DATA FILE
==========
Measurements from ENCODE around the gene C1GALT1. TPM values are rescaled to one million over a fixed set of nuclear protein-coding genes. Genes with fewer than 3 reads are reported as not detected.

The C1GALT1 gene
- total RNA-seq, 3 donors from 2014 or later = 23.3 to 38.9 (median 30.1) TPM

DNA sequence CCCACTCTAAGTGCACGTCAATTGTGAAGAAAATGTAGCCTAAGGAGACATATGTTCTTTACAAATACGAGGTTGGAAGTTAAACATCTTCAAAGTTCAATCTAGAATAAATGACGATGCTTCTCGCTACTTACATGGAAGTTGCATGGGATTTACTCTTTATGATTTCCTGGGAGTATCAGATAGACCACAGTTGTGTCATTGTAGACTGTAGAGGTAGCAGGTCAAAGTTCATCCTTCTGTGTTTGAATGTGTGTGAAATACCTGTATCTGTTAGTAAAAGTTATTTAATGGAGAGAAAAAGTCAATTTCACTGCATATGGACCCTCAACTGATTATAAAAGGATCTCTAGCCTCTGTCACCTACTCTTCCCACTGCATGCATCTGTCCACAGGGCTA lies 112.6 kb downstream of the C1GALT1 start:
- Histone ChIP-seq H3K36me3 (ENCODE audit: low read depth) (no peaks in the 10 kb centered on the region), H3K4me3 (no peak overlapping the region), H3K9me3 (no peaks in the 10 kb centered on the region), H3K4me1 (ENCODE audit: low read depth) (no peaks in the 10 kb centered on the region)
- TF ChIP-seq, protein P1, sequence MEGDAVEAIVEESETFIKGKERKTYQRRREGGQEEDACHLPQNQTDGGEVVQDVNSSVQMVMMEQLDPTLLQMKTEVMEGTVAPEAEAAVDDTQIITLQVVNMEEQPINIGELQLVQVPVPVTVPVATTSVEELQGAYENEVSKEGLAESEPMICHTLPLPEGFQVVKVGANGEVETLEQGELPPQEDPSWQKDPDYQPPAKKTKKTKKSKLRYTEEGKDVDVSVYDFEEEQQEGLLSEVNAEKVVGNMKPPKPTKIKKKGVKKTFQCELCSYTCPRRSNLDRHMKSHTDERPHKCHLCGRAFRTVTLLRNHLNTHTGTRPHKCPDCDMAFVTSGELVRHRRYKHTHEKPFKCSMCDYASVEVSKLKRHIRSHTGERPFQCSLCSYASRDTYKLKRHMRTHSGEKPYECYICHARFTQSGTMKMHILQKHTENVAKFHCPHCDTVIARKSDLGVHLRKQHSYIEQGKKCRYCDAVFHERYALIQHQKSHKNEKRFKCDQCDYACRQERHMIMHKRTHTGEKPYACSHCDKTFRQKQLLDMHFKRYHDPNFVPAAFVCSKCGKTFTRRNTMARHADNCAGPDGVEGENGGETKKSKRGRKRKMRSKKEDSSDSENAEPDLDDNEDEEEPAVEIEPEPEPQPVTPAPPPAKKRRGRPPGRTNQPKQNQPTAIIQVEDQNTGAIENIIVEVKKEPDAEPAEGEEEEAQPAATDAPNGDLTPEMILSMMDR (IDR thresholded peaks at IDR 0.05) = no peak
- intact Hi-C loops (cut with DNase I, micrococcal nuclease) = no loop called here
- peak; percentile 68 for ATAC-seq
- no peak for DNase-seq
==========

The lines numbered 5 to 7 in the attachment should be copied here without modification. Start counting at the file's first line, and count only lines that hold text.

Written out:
- Histone ChIP-seq H3K36me3 (ENCODE audit: low read depth) (no peaks in the 10 kb centered on the region), H3K4me3 (no peak overlapping the region), H3K9me3 (no peaks in the 10 kb centered on the region), H3K4me1 (ENCODE audit: low read depth) (no peaks in the 10 kb centered on the region)
- TF ChIP-seq, protein P1, sequence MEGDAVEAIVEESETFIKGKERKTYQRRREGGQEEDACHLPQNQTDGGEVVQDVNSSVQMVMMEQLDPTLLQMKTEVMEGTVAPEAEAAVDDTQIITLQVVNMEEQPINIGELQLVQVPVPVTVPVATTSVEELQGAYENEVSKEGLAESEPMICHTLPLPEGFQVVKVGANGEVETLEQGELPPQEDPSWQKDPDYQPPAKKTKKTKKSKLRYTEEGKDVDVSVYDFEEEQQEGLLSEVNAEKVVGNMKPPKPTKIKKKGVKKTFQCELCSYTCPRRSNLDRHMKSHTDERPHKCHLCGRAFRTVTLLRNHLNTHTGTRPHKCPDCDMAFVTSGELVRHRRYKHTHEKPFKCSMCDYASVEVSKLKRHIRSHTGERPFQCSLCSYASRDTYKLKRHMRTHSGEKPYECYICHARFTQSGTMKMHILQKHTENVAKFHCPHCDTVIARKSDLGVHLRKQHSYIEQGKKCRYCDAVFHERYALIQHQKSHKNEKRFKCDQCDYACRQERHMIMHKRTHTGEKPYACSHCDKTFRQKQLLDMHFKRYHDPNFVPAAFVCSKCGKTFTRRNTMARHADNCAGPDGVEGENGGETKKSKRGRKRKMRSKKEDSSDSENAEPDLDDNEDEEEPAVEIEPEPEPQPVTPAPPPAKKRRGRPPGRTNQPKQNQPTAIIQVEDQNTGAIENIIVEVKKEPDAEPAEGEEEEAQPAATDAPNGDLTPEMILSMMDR (IDR thresholded peaks at IDR 0.05) = no peak
- intact Hi-C loops (cut with DNase I, micrococcal nuclease) = no loop called here